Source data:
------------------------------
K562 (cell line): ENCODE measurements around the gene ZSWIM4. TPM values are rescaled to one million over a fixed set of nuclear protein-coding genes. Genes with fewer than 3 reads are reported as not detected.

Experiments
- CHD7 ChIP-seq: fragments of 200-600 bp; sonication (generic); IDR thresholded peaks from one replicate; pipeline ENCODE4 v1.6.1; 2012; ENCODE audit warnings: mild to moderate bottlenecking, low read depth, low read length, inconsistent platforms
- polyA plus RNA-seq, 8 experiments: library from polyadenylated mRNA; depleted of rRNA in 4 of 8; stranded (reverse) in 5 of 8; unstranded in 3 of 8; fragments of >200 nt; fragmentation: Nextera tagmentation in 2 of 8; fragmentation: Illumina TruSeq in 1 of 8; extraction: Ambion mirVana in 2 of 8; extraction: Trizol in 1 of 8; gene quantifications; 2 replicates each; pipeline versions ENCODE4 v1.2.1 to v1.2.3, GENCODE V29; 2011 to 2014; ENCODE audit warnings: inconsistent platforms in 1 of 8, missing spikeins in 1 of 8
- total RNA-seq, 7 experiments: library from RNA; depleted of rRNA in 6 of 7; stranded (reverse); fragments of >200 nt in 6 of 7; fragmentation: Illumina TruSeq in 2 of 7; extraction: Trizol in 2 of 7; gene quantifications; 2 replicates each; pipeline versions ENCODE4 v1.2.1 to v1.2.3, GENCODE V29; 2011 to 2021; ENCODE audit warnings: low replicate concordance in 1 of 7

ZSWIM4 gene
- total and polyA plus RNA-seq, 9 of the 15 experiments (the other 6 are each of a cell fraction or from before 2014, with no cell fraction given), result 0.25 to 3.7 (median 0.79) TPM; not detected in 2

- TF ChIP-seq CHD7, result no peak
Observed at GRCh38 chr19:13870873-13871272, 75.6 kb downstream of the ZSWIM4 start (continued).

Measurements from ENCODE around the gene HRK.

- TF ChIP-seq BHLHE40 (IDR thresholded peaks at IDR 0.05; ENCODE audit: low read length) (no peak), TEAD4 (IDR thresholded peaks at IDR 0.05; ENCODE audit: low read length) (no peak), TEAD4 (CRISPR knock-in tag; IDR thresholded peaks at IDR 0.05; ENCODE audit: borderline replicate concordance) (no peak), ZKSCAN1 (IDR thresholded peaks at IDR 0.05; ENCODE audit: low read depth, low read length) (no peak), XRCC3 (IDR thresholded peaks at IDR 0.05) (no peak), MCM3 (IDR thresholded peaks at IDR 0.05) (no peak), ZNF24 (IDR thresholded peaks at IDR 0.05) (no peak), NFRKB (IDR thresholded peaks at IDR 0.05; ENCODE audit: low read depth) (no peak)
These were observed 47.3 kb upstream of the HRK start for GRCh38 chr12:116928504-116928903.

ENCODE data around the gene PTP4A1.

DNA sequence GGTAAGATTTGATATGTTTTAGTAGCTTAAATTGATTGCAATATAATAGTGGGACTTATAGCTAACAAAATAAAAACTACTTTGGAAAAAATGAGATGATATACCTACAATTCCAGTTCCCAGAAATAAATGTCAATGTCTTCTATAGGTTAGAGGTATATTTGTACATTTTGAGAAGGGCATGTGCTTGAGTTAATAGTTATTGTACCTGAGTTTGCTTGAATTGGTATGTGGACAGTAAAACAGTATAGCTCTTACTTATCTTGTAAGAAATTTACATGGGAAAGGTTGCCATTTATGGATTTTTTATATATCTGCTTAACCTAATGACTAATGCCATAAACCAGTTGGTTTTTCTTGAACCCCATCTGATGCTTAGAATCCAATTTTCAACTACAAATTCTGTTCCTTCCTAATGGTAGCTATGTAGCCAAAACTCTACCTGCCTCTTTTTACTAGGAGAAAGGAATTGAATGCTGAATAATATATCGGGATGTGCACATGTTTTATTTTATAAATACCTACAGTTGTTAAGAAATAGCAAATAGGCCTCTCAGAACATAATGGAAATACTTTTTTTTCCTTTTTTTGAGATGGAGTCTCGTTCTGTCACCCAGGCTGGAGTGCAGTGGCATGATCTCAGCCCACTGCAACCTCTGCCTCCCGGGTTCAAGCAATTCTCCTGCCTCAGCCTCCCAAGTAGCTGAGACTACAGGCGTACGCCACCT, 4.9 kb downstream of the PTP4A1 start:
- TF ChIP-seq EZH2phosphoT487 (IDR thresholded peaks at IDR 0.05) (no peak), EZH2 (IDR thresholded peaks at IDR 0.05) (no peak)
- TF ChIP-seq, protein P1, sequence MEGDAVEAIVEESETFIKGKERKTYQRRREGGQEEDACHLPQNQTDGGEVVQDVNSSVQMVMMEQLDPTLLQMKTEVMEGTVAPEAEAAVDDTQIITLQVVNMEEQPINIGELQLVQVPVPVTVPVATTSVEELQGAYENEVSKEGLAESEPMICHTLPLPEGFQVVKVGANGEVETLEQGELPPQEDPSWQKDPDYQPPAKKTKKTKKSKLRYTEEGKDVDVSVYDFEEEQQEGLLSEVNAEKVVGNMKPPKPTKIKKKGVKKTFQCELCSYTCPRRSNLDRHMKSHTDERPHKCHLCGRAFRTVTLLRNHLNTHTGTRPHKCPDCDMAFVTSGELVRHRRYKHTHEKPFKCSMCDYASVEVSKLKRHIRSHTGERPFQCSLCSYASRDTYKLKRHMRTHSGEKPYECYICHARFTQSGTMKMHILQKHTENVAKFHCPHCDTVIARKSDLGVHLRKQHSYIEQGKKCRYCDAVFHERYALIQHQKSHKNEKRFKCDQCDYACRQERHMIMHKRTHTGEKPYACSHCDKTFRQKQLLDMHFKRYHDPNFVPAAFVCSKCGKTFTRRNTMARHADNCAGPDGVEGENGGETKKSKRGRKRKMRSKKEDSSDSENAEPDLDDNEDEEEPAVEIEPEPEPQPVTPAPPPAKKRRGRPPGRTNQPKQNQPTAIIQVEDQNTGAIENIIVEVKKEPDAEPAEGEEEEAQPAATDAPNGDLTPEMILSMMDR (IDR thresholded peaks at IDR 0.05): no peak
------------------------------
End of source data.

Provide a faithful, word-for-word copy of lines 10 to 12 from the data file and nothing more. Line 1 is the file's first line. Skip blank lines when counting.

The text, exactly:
Measurements from ENCODE around the gene HRK.

- TF ChIP-seq BHLHE40 (IDR thresholded peaks at IDR 0.05; ENCODE audit: low read length) (no peak), TEAD4 (IDR thresholded peaks at IDR 0.05; ENCODE audit: low read length) (no peak), TEAD4 (CRISPR knock-in tag; IDR thresholded peaks at IDR 0.05; ENCODE audit: borderline replicate concordance) (no peak), ZKSCAN1 (IDR thresholded peaks at IDR 0.05; ENCODE audit: low read depth, low read length) (no peak), XRCC3 (IDR thresholded peaks at IDR 0.05) (no peak), MCM3 (IDR thresholded peaks at IDR 0.05) (no peak), ZNF24 (IDR thresholded peaks at IDR 0.05) (no peak), NFRKB (IDR thresholded peaks at IDR 0.05; ENCODE audit: low read depth) (no peak)
These were observed 47.3 kb upstream of the HRK start for GRCh38 chr12:116928504-116928903.